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September 24, 2000
Gurcharan Singh comes out swingingThe Rediff Team
It wasn't pretty. But then, this was a boxing ring, not a beauty contest.
India's Gurcharan Singh outclassed South African Danie Venter to win his Round 2 bout in the men's 81-kg (light heavyweight) class to enter the quarterfinals. The decision was an RSCH -- Referee Stops Contest -- Headblow, one minute and 33 seconds into the fourth and final round.
The 6'3", 23-year-old Singh is not a pretty boxer, preferring to stand flat on his feet rather than adopt the more classic on-your-toes style. But what he can do, is punch. Known as one of the hardest hitters on the Asian circuit, Singh today came out in a furious flurry of arms, on the attack from the opening bell.
Venter, a boxer more in the classic style, didn't have clue. Expecting an opponent who would box the traditional jab and dance style and look for openings, he was confronted by an Indian who started swinging and kept swinging, long arms windmilling away in a seemingly endless flurry.
Every now and again, Singh would land one -- and when he did, it hurt. The first round was reasonably even, though, with Venter absorbing the shock of the early attack and, towards the end of the round, landing a couple of nice punches in his own turn, to have the score 5-4 at the end of round one.
The second round saw Singh almost sprinting out of his corner, catching Venter as he was moving towards the centre with a long, loping right that rocked his South African opponent back on his toes. A flurry of punches and counter-punches later, Singh came up with a one-two -- a long jab with his left, a roundhouse to the jaw with his right, to have the referee stop the bout for a mandatory eight-count. That round went to the Indian 6-4.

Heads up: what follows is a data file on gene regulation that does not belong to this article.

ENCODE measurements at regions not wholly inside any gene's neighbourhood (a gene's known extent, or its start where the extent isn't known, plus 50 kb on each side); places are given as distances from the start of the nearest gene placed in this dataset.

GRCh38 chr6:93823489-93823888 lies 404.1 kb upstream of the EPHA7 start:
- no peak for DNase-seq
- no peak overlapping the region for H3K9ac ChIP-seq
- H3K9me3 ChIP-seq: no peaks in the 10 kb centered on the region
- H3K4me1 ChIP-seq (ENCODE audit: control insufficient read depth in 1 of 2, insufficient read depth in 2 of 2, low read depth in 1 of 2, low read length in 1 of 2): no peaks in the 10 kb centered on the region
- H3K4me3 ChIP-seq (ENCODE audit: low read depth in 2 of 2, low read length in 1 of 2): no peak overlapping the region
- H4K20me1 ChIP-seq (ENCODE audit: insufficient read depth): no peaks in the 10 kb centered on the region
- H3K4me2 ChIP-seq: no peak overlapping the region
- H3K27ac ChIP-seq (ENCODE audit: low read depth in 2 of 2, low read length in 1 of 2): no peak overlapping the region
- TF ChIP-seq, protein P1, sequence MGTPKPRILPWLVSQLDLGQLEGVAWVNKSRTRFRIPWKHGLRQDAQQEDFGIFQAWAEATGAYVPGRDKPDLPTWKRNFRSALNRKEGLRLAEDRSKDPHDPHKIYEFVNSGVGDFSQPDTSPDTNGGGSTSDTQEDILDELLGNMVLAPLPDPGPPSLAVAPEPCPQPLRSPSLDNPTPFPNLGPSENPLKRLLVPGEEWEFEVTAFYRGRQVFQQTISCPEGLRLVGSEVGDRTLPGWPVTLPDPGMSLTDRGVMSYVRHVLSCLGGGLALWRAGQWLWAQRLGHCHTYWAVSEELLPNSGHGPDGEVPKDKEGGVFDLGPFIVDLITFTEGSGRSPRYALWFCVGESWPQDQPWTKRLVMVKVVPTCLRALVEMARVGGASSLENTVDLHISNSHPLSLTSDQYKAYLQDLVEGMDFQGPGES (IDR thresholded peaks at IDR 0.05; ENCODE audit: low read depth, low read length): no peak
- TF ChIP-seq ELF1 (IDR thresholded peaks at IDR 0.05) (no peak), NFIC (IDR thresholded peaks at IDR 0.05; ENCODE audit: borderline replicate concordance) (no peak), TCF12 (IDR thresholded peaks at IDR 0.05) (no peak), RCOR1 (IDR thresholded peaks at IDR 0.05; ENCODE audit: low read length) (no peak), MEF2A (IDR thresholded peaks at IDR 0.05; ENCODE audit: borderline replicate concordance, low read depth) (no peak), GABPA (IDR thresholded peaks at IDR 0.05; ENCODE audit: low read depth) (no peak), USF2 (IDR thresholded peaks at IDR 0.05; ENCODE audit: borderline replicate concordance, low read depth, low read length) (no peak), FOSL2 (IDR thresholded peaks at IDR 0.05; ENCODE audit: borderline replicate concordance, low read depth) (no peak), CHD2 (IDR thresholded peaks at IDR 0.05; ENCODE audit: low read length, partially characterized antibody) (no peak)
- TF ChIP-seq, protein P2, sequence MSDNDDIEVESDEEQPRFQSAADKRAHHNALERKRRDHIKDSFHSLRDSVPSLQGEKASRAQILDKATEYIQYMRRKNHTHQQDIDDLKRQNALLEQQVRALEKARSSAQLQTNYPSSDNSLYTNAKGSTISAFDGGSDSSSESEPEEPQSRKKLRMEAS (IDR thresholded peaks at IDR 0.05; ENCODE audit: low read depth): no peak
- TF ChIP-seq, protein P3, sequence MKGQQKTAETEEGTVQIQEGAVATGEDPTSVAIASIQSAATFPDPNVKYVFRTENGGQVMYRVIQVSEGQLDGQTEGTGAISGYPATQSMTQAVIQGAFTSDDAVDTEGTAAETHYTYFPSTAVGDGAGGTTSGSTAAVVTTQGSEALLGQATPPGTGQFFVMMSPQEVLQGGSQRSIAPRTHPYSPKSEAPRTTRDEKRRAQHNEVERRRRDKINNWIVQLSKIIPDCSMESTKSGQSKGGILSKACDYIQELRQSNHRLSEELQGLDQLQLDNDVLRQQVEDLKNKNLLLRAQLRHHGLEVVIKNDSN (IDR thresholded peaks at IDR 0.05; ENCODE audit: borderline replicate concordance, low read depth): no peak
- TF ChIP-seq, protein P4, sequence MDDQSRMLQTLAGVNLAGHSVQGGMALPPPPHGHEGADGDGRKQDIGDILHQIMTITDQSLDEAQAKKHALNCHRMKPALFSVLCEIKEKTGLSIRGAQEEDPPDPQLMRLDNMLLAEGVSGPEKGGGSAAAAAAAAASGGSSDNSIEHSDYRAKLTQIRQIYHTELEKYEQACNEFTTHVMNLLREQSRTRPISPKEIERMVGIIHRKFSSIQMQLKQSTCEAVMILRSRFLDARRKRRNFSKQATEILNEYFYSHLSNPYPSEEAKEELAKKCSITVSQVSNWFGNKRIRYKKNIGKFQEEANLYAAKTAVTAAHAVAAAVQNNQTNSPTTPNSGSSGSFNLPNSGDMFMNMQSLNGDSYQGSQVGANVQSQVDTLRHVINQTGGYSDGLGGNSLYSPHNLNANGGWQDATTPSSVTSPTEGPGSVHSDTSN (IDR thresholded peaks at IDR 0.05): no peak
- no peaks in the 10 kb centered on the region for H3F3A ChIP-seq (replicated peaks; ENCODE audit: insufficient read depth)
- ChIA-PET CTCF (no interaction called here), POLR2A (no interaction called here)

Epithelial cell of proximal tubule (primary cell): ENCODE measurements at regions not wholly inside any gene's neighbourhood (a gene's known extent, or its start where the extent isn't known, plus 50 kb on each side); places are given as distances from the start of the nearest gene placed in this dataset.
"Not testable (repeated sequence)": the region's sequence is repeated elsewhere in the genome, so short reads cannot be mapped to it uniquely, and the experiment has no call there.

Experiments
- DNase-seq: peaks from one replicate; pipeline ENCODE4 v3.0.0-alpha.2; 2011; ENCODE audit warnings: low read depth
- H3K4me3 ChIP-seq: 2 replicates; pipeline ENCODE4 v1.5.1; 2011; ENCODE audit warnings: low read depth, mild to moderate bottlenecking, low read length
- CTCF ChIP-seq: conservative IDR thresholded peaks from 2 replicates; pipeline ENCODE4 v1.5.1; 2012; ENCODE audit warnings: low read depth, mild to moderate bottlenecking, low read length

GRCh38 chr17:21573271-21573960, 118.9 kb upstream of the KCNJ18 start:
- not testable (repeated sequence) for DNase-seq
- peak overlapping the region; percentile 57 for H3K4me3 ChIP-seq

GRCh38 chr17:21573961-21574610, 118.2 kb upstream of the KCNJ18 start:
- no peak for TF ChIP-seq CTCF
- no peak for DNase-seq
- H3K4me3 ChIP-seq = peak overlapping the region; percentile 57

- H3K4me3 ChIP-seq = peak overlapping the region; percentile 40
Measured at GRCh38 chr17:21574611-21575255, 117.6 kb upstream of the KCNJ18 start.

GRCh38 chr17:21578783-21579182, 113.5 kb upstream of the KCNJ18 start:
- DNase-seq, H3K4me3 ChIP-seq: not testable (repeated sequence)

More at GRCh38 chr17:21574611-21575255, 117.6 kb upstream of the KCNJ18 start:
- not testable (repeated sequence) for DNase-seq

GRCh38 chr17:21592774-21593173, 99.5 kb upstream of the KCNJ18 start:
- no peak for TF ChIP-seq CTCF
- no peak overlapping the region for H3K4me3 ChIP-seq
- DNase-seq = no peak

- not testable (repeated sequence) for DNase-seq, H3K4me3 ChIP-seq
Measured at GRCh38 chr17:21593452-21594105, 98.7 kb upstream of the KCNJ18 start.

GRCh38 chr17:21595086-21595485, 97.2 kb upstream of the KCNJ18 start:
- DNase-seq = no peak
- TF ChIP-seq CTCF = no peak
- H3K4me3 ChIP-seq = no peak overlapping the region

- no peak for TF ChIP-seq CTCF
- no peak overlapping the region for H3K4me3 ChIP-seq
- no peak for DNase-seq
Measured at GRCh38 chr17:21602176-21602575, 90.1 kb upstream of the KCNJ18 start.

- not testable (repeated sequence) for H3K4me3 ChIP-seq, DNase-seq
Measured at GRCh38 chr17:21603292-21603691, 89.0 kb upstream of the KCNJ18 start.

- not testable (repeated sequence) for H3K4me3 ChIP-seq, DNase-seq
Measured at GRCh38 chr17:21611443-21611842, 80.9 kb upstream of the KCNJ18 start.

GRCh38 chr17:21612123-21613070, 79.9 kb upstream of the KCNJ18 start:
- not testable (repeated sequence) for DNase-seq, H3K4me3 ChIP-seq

Within 30 seconds of the start of the third round, Singh was doing it again, landing a lovely right to the side of his opponent's head for the referee to give Vinter an eight-count. The RSA boxer shook his head, steamed back in and took another right, for another 8-count. 10-3 Singh in the round, 21-11 overall, and with just one round to go, the Indian appeared to have the bout locked.
Round four was a reprise of the earlier ones with Singh, if anything, even more frenetic in assault. The Indian boxer just kept boring in, ignoring his opponent's attempts to keep him at bay with quick jabs, taking them on his arms and letting fly with his long reach to score points in rapid succession. A short arm jab that took Vinter on the chin and rocked him back had the referee stopping proceedings to give the RSA boxer another standing 8-count, after which he called off the bout, giving the win to the Indian.
The fourth round was scored 5-3 for Singh, for an overall tally of 26-14.
Singh is a large-hearted boxer with an aggressive style, capable of absorbing punishment and keeping up a non-stop barrage of punches aimed at wearing down the opposition. And to his credit, he uses his reach well, and is fairly accurate with his punches, landing enough scoring shots where they count.
On the flip side, his lack of footwork, arising from a very flat-footed style, and a complete lack of defensive boxing skills could be his weaknesses, when he comes up against the more experienced boxers from Central Europe, Cuba and America. Noticeably, when comfortably ahead on points, the high-ranked boxers tend to settle back into a defensive, energy-saving style that lets them see off their opponents with ease. Singh, though leading 21-11 in the third round and in total control, continued to box in his highly risky fashion, and that is one area where his seconds could step in to cool the boxer down.
One thing, though -- the relentless aggression Singh displays will be quite a handful for even the most experienced to cope with.
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